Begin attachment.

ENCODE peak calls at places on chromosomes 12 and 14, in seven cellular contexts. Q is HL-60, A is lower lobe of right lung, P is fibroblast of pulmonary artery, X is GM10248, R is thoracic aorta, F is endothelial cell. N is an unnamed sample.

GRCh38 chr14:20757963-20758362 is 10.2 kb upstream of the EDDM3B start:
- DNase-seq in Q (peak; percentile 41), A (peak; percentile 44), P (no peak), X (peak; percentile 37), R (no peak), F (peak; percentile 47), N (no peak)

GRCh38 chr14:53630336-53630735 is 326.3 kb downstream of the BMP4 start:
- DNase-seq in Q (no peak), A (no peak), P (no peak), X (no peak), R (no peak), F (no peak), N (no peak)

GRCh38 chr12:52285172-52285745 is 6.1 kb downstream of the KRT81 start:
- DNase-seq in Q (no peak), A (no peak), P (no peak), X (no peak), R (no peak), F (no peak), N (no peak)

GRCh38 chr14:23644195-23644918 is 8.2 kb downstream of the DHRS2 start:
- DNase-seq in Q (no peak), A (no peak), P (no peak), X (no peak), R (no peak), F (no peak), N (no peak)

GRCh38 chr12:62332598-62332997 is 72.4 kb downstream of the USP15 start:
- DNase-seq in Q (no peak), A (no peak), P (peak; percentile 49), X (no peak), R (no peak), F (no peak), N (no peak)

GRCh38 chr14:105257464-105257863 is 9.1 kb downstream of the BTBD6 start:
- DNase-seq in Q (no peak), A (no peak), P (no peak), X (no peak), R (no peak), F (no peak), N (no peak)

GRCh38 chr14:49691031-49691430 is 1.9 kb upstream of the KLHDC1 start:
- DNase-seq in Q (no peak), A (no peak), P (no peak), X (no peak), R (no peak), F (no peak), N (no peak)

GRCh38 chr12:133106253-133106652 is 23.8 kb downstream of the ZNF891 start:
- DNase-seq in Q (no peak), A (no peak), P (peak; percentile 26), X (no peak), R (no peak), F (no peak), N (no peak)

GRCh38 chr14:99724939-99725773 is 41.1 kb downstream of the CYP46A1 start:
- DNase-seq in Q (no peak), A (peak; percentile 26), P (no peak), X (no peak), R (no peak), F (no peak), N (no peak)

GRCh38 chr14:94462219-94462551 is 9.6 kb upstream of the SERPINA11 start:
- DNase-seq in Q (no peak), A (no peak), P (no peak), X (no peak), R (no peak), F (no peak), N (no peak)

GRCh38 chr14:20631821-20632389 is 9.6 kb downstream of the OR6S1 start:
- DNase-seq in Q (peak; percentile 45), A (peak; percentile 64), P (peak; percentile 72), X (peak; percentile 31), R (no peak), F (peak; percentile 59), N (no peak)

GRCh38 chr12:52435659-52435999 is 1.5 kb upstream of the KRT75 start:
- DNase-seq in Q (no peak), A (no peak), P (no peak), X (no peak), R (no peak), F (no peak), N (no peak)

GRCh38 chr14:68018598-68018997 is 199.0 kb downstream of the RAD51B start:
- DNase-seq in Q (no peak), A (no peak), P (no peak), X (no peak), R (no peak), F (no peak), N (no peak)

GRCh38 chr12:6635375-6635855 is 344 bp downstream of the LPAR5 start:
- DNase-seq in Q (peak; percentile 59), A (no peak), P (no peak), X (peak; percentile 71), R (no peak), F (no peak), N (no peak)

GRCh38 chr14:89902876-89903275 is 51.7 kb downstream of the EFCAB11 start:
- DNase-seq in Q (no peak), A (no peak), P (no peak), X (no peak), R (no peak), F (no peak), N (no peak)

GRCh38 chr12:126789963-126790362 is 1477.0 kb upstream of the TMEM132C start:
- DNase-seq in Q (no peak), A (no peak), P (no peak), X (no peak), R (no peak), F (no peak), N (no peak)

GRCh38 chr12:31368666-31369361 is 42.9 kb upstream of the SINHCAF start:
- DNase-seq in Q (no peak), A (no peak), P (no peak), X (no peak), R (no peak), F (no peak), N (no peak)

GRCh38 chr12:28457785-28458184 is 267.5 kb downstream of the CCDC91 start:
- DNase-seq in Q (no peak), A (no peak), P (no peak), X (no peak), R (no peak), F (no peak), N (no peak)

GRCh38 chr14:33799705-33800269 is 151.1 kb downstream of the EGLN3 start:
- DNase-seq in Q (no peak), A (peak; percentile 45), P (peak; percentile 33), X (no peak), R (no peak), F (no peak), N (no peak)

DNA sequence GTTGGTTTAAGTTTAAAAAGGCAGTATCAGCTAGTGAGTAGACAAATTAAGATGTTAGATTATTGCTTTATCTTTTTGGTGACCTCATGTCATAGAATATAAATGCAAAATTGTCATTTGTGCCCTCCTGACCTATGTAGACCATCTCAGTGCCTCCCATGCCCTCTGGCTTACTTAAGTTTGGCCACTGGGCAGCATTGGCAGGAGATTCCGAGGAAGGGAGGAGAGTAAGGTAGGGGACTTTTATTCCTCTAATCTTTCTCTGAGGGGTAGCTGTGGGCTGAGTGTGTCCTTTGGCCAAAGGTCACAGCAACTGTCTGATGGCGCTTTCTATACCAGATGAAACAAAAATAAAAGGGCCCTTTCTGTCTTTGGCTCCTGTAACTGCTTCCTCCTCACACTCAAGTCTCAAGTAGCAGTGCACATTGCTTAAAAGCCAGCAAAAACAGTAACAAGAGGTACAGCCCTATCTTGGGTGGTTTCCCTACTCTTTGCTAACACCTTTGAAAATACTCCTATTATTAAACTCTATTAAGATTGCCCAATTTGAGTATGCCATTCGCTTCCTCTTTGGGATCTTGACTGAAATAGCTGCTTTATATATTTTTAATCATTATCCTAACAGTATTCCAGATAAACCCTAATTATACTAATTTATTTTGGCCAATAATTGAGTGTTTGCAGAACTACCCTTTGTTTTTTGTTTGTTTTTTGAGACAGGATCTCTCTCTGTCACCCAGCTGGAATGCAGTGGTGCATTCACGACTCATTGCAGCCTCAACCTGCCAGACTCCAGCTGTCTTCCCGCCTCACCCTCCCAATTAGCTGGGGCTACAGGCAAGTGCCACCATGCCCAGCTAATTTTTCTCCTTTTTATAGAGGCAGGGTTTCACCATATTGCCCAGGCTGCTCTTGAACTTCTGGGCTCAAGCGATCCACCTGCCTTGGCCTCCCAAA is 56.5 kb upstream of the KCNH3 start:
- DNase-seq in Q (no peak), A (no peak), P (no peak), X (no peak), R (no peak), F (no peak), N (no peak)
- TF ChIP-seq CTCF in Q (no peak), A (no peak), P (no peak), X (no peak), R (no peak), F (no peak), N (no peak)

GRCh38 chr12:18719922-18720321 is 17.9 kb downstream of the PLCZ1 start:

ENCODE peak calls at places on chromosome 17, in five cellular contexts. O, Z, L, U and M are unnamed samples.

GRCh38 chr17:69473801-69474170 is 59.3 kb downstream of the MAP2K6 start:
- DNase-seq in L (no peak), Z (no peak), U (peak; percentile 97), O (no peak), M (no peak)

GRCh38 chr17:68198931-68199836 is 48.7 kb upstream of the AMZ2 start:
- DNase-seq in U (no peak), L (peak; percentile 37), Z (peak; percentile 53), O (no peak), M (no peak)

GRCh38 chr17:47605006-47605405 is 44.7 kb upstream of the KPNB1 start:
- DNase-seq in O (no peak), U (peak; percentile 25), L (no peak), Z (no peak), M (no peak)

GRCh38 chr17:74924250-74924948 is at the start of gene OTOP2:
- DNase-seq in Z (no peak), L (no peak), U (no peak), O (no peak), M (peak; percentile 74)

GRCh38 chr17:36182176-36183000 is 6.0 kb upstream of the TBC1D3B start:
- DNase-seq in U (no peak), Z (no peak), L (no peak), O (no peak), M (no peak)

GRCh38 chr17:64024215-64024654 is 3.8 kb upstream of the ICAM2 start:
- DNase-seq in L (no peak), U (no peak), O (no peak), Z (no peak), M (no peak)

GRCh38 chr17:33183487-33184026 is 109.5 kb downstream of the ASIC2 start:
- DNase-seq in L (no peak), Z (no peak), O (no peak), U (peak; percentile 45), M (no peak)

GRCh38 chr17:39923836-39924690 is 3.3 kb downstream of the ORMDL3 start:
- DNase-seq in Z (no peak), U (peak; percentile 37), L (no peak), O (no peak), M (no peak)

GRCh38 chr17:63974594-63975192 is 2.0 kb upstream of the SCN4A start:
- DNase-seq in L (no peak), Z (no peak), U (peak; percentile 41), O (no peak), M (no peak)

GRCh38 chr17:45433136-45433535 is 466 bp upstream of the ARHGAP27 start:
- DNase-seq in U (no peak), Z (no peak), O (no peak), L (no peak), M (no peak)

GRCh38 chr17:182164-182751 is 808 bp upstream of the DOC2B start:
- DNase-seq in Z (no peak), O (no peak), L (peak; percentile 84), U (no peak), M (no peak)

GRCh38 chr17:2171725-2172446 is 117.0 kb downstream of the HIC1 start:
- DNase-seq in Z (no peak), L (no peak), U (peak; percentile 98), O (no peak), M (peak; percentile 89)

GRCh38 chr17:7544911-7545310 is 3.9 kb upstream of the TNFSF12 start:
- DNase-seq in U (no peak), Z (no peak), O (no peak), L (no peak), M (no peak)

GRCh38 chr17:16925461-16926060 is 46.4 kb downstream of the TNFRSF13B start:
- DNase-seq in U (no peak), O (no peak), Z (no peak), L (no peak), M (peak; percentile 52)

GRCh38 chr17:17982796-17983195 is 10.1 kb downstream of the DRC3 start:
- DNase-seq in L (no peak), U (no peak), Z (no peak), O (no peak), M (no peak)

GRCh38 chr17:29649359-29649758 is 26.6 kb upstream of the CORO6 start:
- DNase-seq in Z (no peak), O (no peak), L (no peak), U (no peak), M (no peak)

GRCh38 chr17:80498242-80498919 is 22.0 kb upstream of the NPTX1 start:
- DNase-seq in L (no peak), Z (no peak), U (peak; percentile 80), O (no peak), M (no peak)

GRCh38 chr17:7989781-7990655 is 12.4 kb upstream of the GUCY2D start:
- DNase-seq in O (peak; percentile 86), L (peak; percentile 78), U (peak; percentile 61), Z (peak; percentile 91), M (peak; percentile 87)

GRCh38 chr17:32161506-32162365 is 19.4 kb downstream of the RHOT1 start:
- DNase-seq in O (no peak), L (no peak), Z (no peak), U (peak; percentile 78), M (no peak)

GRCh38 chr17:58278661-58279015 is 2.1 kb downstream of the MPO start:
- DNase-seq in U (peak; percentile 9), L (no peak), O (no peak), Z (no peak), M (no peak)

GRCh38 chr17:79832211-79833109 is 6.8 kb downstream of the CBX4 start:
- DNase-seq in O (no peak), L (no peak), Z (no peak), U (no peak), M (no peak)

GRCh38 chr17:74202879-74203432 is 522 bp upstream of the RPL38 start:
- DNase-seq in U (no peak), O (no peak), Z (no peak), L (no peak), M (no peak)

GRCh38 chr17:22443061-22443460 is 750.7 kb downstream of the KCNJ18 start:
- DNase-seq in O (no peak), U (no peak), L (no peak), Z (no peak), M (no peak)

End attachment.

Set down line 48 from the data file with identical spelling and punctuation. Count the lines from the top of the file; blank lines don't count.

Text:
- DNase-seq in U (no peak), L (peak; percentile 37), Z (peak; percentile 53), O (no peak), M (no peak)